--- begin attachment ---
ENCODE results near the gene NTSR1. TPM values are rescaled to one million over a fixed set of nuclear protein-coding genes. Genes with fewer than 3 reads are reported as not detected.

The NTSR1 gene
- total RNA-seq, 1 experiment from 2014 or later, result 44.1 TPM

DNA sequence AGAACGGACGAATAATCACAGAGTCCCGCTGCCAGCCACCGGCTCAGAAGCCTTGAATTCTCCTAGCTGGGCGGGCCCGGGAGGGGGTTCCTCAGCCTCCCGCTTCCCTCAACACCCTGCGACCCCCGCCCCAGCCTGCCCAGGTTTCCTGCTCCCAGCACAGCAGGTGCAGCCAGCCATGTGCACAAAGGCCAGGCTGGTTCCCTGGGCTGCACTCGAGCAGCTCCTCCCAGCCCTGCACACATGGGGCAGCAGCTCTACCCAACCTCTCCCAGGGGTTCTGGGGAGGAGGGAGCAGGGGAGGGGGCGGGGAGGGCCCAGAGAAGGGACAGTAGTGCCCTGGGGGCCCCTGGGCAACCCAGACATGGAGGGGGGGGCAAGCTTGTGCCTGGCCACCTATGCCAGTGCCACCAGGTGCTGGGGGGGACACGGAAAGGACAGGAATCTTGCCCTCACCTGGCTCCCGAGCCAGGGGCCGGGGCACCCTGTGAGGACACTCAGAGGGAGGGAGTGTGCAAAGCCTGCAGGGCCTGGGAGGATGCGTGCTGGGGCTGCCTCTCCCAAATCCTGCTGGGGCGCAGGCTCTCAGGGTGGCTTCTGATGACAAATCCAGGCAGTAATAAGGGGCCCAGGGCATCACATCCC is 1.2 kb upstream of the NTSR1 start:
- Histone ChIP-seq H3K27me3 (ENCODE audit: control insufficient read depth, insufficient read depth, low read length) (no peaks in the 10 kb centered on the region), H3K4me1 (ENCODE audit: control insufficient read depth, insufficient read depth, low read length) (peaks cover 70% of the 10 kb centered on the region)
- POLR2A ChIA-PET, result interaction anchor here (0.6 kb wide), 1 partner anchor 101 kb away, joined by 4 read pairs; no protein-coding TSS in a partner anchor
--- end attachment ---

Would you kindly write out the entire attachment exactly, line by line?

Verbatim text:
ENCODE results near the gene NTSR1. TPM values are rescaled to one million over a fixed set of nuclear protein-coding genes. Genes with fewer than 3 reads are reported as not detected.

The NTSR1 gene
- total RNA-seq, 1 experiment from 2014 or later, result 44.1 TPM

DNA sequence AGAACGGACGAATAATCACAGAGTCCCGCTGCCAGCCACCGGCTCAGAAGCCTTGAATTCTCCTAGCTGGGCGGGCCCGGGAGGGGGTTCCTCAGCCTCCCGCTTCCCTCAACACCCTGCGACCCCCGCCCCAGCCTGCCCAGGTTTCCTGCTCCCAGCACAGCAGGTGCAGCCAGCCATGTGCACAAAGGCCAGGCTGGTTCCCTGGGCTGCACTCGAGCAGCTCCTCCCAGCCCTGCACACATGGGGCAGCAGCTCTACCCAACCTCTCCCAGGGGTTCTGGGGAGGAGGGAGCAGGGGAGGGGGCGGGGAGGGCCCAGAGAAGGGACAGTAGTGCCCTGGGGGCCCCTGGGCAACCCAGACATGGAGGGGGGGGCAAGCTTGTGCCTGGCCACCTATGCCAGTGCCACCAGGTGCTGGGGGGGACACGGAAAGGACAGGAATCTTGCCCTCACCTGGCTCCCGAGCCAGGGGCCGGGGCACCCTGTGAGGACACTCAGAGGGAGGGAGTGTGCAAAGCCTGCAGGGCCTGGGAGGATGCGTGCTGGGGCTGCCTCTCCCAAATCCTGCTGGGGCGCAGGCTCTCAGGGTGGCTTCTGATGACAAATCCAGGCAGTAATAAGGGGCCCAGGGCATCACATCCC is 1.2 kb upstream of the NTSR1 start:
- Histone ChIP-seq H3K27me3 (ENCODE audit: control insufficient read depth, insufficient read depth, low read length) (no peaks in the 10 kb centered on the region), H3K4me1 (ENCODE audit: control insufficient read depth, insufficient read depth, low read length) (peaks cover 70% of the 10 kb centered on the region)
- POLR2A ChIA-PET, result interaction anchor here (0.6 kb wide), 1 partner anchor 101 kb away, joined by 4 read pairs; no protein-coding TSS in a partner anchor